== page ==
Tech Support Showdown: Battle of the Big-Box Chains
By Tony Bradley
Small and midsize businesses have most–if not all–of the same IT needs as larger organizations, but they lack the resources and dedicated IT departments to manage them. At the same time, small-business managers and owners would rather focus on effectively running their companies than on trying to resolve various computer issues.
Unfortunately, technology requires maintenance, troubleshooting, and repair. For assistance with those tasks, small and medium businesses (SMBs) have a choice between relying on independent IT consultants and working with IT services from big-box stores.
In most instances, the technicians at big-box retail chains are not just low-wage sales reps wearing a different hat. Usually they have at least some entry-level experience as technicians, and in some instances they may obtained certification such as CompTIA’s A+, which demonstrates expertise with basic PC hardware.
Nevertheless, big-box IT service techs rarely possess the experience and skill typical of a successful independent consultant. The big-box role is essentially entry level, and technicians who build up significant experience tend to move on to greener pastures.
That said, what do the large retailers offer, and can their tech support do the job for a small business?
Best Buy Geek Squad
The Best Buy Geek Squad offers a comprehensive suite of services for SMBs. With more than 11,000 technicians nationwide–most of them zipping around in signature Geek Squad Volkswagen beetles–and with numerous mammoth Best Buy stores conveniently located for drop-off service, the Geek Squad is familiar to most SMBs.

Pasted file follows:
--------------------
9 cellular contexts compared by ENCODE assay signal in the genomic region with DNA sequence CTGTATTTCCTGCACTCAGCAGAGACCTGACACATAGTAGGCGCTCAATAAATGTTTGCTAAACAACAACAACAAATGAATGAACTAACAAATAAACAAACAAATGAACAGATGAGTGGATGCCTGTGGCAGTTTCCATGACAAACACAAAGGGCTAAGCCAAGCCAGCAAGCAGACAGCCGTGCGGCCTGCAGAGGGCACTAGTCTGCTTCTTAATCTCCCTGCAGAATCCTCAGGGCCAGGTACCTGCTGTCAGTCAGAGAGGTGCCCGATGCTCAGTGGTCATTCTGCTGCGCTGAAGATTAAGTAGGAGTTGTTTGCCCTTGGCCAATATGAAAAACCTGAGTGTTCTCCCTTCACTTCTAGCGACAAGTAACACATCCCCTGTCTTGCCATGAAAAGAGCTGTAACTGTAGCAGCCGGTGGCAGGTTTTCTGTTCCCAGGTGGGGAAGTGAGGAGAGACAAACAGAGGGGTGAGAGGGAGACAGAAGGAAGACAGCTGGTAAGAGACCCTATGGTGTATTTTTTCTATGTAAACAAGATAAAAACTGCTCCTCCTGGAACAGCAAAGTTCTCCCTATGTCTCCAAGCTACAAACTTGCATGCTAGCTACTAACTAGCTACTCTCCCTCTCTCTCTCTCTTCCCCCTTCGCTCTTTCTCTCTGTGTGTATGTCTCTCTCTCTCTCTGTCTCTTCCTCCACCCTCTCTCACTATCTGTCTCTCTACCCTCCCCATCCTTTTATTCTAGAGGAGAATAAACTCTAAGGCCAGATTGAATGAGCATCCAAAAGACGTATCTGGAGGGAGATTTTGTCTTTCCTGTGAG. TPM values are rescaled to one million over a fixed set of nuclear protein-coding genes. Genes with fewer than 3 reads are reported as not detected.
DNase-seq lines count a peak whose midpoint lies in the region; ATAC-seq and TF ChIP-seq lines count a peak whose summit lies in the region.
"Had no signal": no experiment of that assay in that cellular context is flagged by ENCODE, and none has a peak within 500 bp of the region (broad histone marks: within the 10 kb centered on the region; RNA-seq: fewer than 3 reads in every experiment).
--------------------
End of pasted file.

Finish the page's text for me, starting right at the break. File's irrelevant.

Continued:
Best Buy is a major retailer of PC and networking hardware and software, and many SMBs also look to it for support and troubleshooting as well. The Geek Squad provides services ranging from PC or network installation and configuration, to installation of peripherals, to basic training in tasks such as e-mail and social networking, to PC security and troubleshooting.
Technicians can perform most of these services in-store, remotely (via online tools), or on-site in a home or office. Housecalls cost more than the equivalent services performed at a Best Buy store or remotely online. Best Buy backs up its tech service with a 30-day guarantee.
Staples Tech Support
Though not as widespread or recognizable as Best Buy, Staples is a major presence in the U.S. retail landscape. Aside from selling office equipment and supplies–including computers and networking equipment–Staples offers IT services through EasyTech.
Staples is typically not the cheapest of the big-box IT service providers, but it unlike its rivals it offers volume discounts. For example, Office Depot charges $70 for PC tuneup services, while Staples charges $120– but Staples volunteers to work on additional PCs at the same site for only $30 each.
A business with one or two PCs in need of attention might be better off with Office Depot, but a company with four or five such PCs will save a bundle by working with Staples EasyTech. And Staples will perform PC tuneup services free of charge if you bring the PC to the store.
Another familiar fixture of big-box strip malls is Office Depot. It provides less-comprehensive services than the Best Buy Geek Squad does. Office Depot offers around-the-clock service, however, which can be a tremendous benefit for an SMB staring at a “blue screen of death” on a crashed PC at three in the morning.
Most of Office Depot’s services are designed to be performed remotely online. The few on-site services, such as setting up a PC in an office, are priced significantly higher than comparable services from rival big-box chains. Office Depot does offer a monthly support option, though, that might be worth looking into for ongoing maintenance needs.
Next page: More types of tech support–and which should you choose?